The IMF said the more optimistic forecast is due to the rollout of a vaccine, recovery of trading partner growth and carry-over of positive momentum at the end of 2020.
Turkey implemented direct fiscal measures of just 2.5% of GDP in 2020 but more “targeted and temporary” fiscal support was needed, the IMF said.
“Turkey has some fiscal space to expand support in 2021, possibly in the order of 1% of GDP. Additional social transfers to vulnerable households and informal workers would help support those most affected by the pandemic,” the IMF staff said.
The dominant risk to the US economic recovery is a resurgence of COVID-19 cases that would force renewed business shutdowns, the International Monetary Fund warned on Friday.
The International Monetary Fund (IMF) cut its forecast for Russian economic growth in 2019 to 1.2% from 1.4% after a weak first quarter, saying broader reforms would be needed for stronger growth.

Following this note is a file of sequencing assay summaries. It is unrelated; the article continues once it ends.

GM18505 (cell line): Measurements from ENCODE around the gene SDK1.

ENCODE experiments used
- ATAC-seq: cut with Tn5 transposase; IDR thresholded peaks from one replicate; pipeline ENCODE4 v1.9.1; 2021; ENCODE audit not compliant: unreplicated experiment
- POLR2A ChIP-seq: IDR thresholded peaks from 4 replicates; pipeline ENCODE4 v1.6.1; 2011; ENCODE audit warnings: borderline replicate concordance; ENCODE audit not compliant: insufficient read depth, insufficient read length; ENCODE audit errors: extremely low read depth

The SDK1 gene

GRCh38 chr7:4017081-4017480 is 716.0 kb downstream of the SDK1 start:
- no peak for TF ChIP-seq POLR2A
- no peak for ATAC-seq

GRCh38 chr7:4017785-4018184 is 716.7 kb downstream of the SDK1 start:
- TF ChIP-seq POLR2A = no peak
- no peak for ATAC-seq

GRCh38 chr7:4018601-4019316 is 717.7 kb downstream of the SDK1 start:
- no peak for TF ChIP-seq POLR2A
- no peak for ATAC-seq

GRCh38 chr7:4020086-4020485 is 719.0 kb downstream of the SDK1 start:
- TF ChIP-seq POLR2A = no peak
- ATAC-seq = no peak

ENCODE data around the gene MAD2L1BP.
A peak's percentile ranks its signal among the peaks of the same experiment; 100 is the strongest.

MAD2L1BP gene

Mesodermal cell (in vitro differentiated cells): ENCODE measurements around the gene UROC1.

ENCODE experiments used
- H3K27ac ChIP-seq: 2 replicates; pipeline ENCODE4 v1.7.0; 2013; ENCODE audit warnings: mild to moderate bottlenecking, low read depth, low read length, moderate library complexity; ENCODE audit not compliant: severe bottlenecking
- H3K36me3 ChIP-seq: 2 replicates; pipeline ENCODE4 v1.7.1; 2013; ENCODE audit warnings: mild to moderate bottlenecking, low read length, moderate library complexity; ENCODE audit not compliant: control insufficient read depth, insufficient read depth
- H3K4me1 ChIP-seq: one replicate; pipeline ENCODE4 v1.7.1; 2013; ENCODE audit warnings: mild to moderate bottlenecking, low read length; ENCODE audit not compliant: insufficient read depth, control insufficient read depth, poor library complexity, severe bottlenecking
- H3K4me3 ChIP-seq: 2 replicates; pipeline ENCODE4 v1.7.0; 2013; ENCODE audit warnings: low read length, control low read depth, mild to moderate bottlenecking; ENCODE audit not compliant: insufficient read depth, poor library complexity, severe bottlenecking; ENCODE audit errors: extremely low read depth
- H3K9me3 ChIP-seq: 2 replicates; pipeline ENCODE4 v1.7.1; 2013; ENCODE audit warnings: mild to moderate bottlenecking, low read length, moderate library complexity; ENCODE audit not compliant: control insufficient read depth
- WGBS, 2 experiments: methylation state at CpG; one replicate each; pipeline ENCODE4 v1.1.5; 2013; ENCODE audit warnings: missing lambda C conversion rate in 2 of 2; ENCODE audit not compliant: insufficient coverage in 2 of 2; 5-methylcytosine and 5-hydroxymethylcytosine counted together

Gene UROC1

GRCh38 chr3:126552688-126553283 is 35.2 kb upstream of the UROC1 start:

Euro zone stocks surged on Wednesday as investors piled into firms with big dividends on hopes European Central Bank chief nominee Christine Lagarde will maintain the ECB’s dovish stance, while Italian shares jumped over 2% on avoiding a EU sanction threat. The blue-chip eurozone STOXX index
New York: Three big US banks reported strong earnings even as warning signs emerged that the playing field is beginning to tilt against the financial industry. While the biggest risk ahead is that lower interest rates will pressure banks’ bottom lines in the coming months, the squeeze is already beginning. JPMorgan Chase & Co and Wells Fargo
Oil prices jumped more than 2% on Friday, hitting their highest in nearly 14 months after Opec and its allies agreed not to increase supply in April as they await a more substantial recovery in demand.
Amazon.com has opened its first-ever physical store outside the United States, which is expected to create a new trend in the British retailing sector.
The US employers added a robust 379,000 jobs last month, the most since October and a sign that the economy is strengthening as confirmed viral cases drop, consumers spend more and states and cities ease business restrictions.